Maine

Mysterious glacial passage

Less than 12,000 years ago, which geologically speaking was just yesterday, the last great ice age melted to an end. Throughout the history of Earth, there have been several ice ages. During each ice age, glaciers advanced and retreated, leaving a mysterious story of their passage. One such mystery is that of the landscapes of Maine. Research indicates that just 12,000 years ago, Maine as we know it did not exist! Where was Maine during the millions of years prior to the last climate shift? Scientists are uncertain, but, thanks to Maine's intriguing Ice Age Trail, we know that the landscapes lay buried beneath glacial ice during the last great ice age.

Alpine Glacier ImageAlpine Glacier Photo courtesy of John Gomes/Anchorage Alaska Vast ice sheets, very similar to the ones that now cover the majority of Greenland and Antarctica, covered a significant portion of the North American continent long, long ago. Once concealed beneath the last of these massive ice sheets, the landscape of Maine tells a unique story of a previously unknown world. Come along with us as we journey down Maine's intriguing Ice Age Trail and discover what ancient geological mysteries and marvelous marine life the retreating glacier left behind.

Believe it or not, glaciers exist on every continent, including Africa. However, most of the world's glaciers are found near the poles. There are two main types of glaciers, also known as ice sheets: continental glaciers and alpine (valley) glaciers. Continental glaciers are associated with ice ages and can cover extremely large areas. Continental glaciers are enormous masses of ice that can overwhelm the landscape and extend over an area's entire surface. Currently, Antarctica and Greenland are the only places in which continental glaciers still exist. Alpine glaciers are much smaller and form in mountain terrain, from which they flow down the surrounding valleys. Glaciers require very specific climate conditions and are found mostly in regions of high snowfall in winter and cool temperatures in summer. These conditions ensure that snow that accumulates in the winter is not lost due to melting, evaporation or calving (breaking at an edge or separating) during the summer months. Such conditions typically prevail in polar and high alpine regions.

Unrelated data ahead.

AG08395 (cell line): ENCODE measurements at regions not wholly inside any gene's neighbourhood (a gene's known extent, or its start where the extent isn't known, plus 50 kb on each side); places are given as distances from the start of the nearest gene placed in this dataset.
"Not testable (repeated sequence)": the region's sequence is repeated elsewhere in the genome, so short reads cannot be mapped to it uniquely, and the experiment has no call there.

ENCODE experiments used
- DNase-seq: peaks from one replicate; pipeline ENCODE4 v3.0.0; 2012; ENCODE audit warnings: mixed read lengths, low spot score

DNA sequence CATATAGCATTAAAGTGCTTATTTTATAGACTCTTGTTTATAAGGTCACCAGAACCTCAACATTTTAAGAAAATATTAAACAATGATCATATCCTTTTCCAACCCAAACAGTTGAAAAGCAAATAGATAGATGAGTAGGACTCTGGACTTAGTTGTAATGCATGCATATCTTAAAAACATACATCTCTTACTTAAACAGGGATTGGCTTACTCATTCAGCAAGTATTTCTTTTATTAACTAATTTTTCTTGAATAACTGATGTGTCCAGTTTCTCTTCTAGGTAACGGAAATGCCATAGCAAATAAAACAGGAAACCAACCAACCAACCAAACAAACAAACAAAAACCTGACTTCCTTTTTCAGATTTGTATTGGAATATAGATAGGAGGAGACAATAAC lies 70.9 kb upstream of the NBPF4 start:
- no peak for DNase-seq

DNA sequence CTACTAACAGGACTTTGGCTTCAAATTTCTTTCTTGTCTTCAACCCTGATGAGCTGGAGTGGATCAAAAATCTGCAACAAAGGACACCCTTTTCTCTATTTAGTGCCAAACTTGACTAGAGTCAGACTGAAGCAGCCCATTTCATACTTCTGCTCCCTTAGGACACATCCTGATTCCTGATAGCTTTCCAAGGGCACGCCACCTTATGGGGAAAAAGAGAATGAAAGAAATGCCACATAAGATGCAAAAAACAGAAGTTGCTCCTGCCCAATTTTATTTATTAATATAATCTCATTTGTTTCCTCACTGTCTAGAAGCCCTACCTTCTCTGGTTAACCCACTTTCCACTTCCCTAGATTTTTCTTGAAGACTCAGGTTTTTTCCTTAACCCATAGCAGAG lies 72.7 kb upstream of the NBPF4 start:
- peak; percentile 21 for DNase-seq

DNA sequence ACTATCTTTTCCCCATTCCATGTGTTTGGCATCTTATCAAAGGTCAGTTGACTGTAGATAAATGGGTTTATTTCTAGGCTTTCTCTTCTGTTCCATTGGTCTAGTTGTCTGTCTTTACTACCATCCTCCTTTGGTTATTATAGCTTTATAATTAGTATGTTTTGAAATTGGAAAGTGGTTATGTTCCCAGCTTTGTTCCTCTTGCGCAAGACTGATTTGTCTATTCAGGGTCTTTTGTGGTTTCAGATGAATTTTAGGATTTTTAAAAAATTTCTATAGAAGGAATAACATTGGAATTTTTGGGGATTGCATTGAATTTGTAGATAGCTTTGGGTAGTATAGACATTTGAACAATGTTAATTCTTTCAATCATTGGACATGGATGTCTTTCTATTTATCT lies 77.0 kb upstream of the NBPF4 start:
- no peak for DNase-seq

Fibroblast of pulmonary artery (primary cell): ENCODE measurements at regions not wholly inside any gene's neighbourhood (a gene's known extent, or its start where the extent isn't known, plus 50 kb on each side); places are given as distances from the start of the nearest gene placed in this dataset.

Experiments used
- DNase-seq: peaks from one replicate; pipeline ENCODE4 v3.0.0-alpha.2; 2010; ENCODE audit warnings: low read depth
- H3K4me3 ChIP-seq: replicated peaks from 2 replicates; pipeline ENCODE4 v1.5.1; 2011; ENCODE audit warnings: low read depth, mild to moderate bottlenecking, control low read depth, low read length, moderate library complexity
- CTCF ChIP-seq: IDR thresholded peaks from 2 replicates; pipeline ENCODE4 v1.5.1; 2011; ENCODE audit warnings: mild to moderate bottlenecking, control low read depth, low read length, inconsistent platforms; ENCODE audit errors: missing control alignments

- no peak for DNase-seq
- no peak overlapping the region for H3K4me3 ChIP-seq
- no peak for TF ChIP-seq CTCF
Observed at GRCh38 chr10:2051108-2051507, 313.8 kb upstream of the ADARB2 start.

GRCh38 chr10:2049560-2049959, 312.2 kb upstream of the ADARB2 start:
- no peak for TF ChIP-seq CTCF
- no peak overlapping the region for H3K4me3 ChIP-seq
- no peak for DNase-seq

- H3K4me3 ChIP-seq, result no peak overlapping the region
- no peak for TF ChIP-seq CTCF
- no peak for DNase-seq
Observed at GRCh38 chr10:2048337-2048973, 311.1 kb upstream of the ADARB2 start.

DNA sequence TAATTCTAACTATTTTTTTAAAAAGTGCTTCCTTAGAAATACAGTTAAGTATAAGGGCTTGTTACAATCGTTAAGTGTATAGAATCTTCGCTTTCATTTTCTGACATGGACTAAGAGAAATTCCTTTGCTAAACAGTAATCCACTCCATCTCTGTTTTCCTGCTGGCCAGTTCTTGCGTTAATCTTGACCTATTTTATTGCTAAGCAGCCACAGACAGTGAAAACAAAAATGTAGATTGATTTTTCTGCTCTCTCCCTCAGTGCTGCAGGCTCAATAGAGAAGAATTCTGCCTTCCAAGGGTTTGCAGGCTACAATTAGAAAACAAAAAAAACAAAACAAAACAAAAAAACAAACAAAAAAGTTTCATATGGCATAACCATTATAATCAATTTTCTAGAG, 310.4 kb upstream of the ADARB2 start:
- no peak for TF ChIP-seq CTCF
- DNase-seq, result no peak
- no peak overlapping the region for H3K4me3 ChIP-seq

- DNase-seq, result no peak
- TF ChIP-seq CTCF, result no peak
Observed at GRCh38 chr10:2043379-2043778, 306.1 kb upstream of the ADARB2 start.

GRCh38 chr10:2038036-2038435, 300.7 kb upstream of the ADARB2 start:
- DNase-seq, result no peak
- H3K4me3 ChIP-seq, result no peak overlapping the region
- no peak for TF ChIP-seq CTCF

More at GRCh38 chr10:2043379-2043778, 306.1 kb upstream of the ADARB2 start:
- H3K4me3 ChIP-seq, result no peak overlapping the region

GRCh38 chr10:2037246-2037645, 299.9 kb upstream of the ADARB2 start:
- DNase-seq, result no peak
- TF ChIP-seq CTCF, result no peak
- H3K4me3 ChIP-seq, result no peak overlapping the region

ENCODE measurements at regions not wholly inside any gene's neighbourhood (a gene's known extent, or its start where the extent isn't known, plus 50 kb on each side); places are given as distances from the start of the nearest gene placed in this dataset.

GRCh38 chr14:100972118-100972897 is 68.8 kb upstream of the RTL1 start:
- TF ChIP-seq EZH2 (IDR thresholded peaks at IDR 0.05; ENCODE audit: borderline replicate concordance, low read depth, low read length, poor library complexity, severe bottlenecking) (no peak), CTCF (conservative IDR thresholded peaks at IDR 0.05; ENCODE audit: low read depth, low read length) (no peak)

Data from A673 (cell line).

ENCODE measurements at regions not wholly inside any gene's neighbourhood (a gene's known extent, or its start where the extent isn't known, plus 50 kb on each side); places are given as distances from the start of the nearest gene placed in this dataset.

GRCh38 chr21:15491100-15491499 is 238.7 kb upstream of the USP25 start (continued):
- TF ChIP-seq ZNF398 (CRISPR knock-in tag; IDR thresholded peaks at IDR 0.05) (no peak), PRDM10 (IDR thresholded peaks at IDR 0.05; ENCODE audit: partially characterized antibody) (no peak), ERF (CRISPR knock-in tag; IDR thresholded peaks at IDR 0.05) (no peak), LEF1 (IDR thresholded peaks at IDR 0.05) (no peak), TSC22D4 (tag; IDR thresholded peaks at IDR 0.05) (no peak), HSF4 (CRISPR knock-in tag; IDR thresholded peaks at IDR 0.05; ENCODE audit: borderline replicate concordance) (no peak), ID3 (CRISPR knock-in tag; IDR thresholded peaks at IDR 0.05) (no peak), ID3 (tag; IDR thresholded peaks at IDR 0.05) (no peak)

Continental Glacier ImageContinental Glacier Photo courtesy of John Gomes/Anchorage Alaska When glacial ice becomes extremely dense, the color often appears to be blue. Due to years upon years of compression, the ice gradually becomes denser over time, forcing out tiny air pockets between crystals. When glacial ice is extremely dense, the ice absorbs all other colors in the spectrum and reflects primarily blue, which is the color we see. When glacial ice is white, this usually indicates that there are many tiny air bubbles still in the ice.

What is going on with glaciers now?

  • Presently, 10 percent of land is covered by glaciers.
  • Glaciers store about 75 percent of the world's freshwater.
  • During the last great ice age, glaciers covered 32 percent of the total land area of the globe.
  • Glacier ice crystals can grow to be as large as baseballs.
  • In the United States, glaciers cover over 75,000 square kilometers, with most glaciers located in Alaska.
  • Almost 90 percent of an iceberg is below water; and only about 10 percent shows above water.
  • The Antarctic ice sheet has been in existence for at least 40 million years.
  • In Washington state alone, glaciers provide 470 billion gallons of water each summer.